In two comparative trials evaluating the efficacy of fluconazole for the suppression of relapse of cryptococcal meningitis, a statistically significant increase was observed in median AST (SGOT) levels from a baseline value of 30 IU/L to 41 IU/L in one trial and 34 IU/L to 66 IU/L in the other. The overall rate of serum transaminase elevations of more than 8 times the upper limit of normal was approximately 1% in fluconazole-treated patients in clinical trials. These elevations occurred in patients with severe underlying disease, predominantly AIDS or malignancies, most of whom were receiving multiple concomitant medications, including many known to be hepatotoxic. The incidence of abnormally elevated serum transaminases was greater in patients taking fluconazole concomitantly with one or more of the following medications: rifampin, phenytoin, isoniazid, valproic acid, or oral sulfonylurea hypoglycemic agents.
Post-Marketing Experience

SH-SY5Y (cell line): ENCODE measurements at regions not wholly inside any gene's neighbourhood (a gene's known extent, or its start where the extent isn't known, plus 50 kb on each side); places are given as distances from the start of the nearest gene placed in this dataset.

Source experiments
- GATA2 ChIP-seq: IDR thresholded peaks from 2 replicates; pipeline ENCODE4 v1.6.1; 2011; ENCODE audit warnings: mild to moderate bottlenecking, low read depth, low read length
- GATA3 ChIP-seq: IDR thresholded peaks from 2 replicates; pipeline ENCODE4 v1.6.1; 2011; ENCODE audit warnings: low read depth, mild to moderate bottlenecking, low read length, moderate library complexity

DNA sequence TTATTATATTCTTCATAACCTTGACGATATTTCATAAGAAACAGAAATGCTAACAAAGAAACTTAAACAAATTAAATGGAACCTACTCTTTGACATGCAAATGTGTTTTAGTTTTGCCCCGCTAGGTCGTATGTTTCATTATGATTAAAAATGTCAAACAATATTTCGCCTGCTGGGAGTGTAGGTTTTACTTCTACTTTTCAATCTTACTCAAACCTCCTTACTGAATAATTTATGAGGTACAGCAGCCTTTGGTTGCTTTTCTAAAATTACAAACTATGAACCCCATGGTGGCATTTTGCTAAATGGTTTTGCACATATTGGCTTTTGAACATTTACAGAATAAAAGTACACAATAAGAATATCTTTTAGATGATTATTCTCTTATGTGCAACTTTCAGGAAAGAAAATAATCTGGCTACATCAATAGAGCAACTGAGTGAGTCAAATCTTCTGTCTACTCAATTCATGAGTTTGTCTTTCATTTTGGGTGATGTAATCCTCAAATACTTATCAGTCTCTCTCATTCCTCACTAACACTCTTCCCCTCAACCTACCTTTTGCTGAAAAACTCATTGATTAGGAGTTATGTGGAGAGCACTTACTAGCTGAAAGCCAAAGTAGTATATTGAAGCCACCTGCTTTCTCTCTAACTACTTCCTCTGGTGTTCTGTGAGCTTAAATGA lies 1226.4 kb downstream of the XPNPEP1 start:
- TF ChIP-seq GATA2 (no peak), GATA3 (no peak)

In addition, the following adverse events have occurred during post-marketing experience.
Immunologic: In rare cases, anaphylaxis (including angioedema, face edema and pruritus) has been reported.
Cardiovascular: QT prolongation, torsade de pointes. (SeePRECAUTIONS.)
Central Nervous System: Seizures, dizziness.
Dermatologic: Exfoliative skin disorders including Stevens-Johnson syndrome and toxic epidermal necrolysis (seeWARNINGS), alopecia.
Hematopoietic and Lymphatic: Leukopenia, including neutropenia and agranulocytosis, thrombocytopenia.
Metabolic: Hypercholesterolemia, hypertriglyceridemia, hypokalemia.
Gastrointestinal: Dyspepsia, vomiting.
Other Senses: Taste perversion.
Adverse Reactions in Children:
In Phase II/III clinical trials conducted in the United States and in Europe, 577 pediatric patients, ages 1 day to 17 years were treated with fluconazole at doses up to 15 mg/kg/day for up to 1,616 days. Thirteen percent of children experienced treatment related adverse events. The most commonly reported events were vomiting (5%), abdominal pain (3%), nausea (2%), and diarrhea (2%). Treatment was discontinued in 2.3% of patients due to adverse clinical events and in 1.4% of patients due to laboratory test abnormalities. The majority of treatment-related laboratory abnormalities were elevations of transaminases or alkaline phosphatase.

Percentage of Patients With Treatment-Related Side Effects
FluconazoleComparative Agents(N = 577)(N = 451)With any side effect13.09.3Vomiting5.45.4Abdominal pain2.81.6Nausea2.31.6Diarrhea2.12.2


OVERDOSAGE